On a personal side, Milburn’s current “labor of love” project is restoring two Shovelheads – one of which was in the film The Bikeriders. They are very close to being original, but his goal isn’t to make them pretty but to make them mechanically sound. 

Jeff Milburn Behind the Scenes of The Bikeriders

When Milburn was asked where he would most like to travel to, he replied with a laugh, “Home! I just want to be in my shop with my dog and working on my motorcycles.” 

Milburn has a massive list of film and television credits, ranging from Cadillac commercials to Sons of Anarchy to Ford v. Ferrari. He remains in the industry because he enjoys working with other stunt drivers and wrenching on his stable of vehicles. 

Jeff Milburn Behind the Scenes of The Bikeriders

For the film The Bikeriders, Milburn provided a deck to the production team that had a page dedicated to each bike with its specs and photos. He feels fortunate that the film’s director made the decision to trust Milburn’s judgment on what was needed to portray the right vibe with the motorcycles and rely on the supporting cast of riders he selected. 

Jeff Milburn Behind the Scenes of The Bikeriders
This 1970 Shovelhead was seen in The Bikeriders.

His shop built two bikes specifically for the film, with a third being completed at Brown’s Cycle. All in, he personally brought 13 bikes. Tattoo legend and Milburn’s longtime friend Oliver Peck provided 10 bikes, and Jason Quigley of Dream Machines loaned 10 of the bikes. The rest were one-off rentals from various sources Milburn knew from around the country. 

The film is based on the 1968 book of the same name that was originally authored by photojournalist Danny Lyon, who was a member of the Chicago chapter of the Outlaws Motorcycle Club documented in the book. It provided insight into the personal stories and unique personalities that composed this memorable group of riders at a defining point in the history of motorcycling. 

Jeff Milburn Behind the Scenes of The Bikeriders
The bikes used in the film are a testimony to the love of one’s craft to have them looking and sounding so good, like this 1965 hybrid chopper.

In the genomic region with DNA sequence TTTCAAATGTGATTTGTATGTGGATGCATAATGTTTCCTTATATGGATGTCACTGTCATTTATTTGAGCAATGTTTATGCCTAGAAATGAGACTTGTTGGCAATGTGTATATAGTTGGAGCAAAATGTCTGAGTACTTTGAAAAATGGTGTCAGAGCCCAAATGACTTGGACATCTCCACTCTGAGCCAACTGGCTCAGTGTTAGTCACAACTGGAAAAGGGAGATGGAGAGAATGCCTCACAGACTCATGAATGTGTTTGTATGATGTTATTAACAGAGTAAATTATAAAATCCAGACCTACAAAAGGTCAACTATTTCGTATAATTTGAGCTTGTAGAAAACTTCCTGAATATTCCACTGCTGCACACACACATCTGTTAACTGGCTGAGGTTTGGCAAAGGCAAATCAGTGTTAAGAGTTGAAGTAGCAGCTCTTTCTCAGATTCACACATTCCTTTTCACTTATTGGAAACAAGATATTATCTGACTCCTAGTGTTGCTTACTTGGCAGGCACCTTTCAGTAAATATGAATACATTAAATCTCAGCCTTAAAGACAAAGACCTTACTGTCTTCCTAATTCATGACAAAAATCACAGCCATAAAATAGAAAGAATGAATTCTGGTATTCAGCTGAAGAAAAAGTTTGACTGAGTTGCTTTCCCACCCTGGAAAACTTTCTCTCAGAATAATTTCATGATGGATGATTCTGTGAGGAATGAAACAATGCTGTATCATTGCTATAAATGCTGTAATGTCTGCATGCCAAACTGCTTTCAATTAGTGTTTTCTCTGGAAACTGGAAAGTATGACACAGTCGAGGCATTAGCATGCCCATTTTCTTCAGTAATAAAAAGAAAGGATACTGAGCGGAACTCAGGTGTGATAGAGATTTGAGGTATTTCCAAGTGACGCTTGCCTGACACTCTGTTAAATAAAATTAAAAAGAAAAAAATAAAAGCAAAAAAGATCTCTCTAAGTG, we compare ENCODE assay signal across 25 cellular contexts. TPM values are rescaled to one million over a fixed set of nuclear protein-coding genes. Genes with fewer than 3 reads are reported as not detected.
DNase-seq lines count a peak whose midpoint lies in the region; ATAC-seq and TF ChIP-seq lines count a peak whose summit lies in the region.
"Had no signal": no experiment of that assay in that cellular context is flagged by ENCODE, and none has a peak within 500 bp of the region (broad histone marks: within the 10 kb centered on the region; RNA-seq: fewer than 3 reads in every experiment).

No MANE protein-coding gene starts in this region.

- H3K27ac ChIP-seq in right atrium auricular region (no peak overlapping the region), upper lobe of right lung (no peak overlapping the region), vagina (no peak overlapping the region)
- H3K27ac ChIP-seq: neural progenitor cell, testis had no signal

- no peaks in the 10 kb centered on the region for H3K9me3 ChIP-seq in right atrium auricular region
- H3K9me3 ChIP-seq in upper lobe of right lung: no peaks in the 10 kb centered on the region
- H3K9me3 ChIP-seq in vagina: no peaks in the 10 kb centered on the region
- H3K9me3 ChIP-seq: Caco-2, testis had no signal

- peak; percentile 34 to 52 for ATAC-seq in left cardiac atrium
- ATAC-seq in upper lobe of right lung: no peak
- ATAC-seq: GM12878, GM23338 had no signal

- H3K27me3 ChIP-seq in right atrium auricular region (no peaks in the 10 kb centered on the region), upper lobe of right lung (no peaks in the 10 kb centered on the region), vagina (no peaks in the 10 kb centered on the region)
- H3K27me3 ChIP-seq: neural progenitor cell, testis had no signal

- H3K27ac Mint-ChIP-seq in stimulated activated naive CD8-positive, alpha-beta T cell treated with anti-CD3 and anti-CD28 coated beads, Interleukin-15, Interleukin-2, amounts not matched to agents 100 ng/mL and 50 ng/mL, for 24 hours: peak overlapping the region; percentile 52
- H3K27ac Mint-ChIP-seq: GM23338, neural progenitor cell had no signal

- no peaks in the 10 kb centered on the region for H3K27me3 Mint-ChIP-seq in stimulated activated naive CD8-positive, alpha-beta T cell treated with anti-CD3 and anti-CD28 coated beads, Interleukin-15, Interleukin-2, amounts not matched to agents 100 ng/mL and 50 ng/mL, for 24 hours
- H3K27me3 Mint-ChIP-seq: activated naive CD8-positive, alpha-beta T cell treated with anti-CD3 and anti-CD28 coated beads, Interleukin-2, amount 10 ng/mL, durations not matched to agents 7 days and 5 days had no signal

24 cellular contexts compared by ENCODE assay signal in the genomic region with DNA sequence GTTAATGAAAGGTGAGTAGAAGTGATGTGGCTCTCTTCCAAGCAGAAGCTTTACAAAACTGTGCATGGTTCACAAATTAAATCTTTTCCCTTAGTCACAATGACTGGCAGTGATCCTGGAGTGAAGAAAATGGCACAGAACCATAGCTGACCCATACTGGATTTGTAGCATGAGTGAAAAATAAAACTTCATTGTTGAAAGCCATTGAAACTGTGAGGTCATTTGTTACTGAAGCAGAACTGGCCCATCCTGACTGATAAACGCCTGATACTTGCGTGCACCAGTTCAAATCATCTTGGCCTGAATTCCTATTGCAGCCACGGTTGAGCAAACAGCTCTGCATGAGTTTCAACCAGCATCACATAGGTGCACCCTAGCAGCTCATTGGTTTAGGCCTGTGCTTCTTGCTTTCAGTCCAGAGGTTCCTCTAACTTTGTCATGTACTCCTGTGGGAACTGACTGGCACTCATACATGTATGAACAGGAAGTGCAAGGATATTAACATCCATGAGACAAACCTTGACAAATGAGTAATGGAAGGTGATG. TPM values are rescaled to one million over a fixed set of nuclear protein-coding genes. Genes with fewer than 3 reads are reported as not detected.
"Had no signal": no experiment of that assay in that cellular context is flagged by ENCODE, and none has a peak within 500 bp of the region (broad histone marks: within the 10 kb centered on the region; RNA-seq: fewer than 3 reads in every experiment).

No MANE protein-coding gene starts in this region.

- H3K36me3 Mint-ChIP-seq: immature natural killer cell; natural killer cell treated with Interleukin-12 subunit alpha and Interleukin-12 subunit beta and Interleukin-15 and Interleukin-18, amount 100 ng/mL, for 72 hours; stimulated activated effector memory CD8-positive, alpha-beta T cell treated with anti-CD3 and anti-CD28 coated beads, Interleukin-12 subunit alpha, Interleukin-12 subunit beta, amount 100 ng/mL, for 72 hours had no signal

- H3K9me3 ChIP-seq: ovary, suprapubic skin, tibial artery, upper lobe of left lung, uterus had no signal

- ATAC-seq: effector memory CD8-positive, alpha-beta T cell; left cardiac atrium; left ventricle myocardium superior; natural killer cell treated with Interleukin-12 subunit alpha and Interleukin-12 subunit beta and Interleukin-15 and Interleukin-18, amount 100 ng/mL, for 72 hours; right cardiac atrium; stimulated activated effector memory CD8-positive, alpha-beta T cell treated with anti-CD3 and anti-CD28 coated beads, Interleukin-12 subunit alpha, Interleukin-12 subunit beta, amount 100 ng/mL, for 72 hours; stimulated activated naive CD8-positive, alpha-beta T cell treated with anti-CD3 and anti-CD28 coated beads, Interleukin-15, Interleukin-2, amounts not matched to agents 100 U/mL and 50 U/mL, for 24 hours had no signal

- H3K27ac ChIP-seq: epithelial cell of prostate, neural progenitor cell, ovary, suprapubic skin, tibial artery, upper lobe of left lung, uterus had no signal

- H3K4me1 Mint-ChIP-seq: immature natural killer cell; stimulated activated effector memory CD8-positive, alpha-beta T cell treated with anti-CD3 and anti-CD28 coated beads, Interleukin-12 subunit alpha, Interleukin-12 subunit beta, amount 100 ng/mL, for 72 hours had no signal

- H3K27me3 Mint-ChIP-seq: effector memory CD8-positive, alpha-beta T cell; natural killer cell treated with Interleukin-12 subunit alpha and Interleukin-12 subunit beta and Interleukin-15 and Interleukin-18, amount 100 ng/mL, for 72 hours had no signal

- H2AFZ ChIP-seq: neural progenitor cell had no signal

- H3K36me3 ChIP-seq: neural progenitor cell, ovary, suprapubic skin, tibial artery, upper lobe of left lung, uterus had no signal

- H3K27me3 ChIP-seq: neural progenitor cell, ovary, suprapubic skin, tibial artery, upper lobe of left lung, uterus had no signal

Initially there was a great deal of discussion by the production team about simply using modern bikes and modifying them to look vintage, but the director put his faith in Milburn to bring authenticity to the film set.  

“In the end, we went with real, old motorcycles and didn’t cheat,” said Milburn. “It was a pain in the ass to keep that many older bikes running at the same time, but in the long run, it was well worth it.” 

Jeff Milburn Behind the Scenes of The Bikeriders

The production team had concerns about having that many vintage bikes cranking up in the cold temperatures during a Cincinnati winter – subbing as a 1960s-era Chicago – and continually running on demand for take after take.  

Further, while Milburn’s team of stunt riders were well acclimated to the vintage bikes, he had to teach the film’s actors how to handle these bikes too. The talent knew how to ride modern bikes, but they were put through a two-week boot camp to get them knowledgeable with the vintage rides. 

Jeff Milburn Behind the Scenes of The Bikeriders
Jeff Milburn wore many hats during production, including as a stunt double. He sourced 45 vintage bikes, secured the stunt riders, established a “boot camp” for the A-list actors to learn how to ride, and kept everything running smoothly during a frigid shoot in Ohio.

The bike that Milburn is most pleased to see in the film is one he lovingly refers to as “The Cream Puff,” a 1969 FLH Electra Glide in sparkling burgundy. 

As he was also the double for Austin Butler, Milburn’s time was stretched very thin between helping to care for 45 vintage bikes, managing the stunt riders, and being in many of the scenes that featured Butler as one of the club members, riding “The Cream Puff” in those scenes. 

Jeff Milburn Behind the Scenes of The Bikeriders

Milburn related that they would practice all day, have dinner, and then ride across the river into Kentucky and ride more through the night. To this day, Butler regularly talks and texts with Milburn about a particular bike that he grew very fond of and which, someday, Milburn might give a home to in Butler’s own garage. 

With another gig completed, Milburn is looking forward to spending his days wrenching on his own bikes and enjoying time at home before the next big adventure calls his name.